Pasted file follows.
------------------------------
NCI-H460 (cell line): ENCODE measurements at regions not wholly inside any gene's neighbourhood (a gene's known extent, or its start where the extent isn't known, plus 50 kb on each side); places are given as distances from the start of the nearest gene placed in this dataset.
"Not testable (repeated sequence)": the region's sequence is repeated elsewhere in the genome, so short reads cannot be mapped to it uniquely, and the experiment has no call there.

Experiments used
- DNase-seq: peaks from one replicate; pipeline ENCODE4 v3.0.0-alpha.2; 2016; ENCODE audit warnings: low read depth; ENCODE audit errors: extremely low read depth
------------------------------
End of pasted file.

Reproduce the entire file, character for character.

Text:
NCI-H460 (cell line): ENCODE measurements at regions not wholly inside any gene's neighbourhood (a gene's known extent, or its start where the extent isn't known, plus 50 kb on each side); places are given as distances from the start of the nearest gene placed in this dataset.
"Not testable (repeated sequence)": the region's sequence is repeated elsewhere in the genome, so short reads cannot be mapped to it uniquely, and the experiment has no call there.

Experiments used
- DNase-seq: peaks from one replicate; pipeline ENCODE4 v3.0.0-alpha.2; 2016; ENCODE audit warnings: low read depth; ENCODE audit errors: extremely low read depth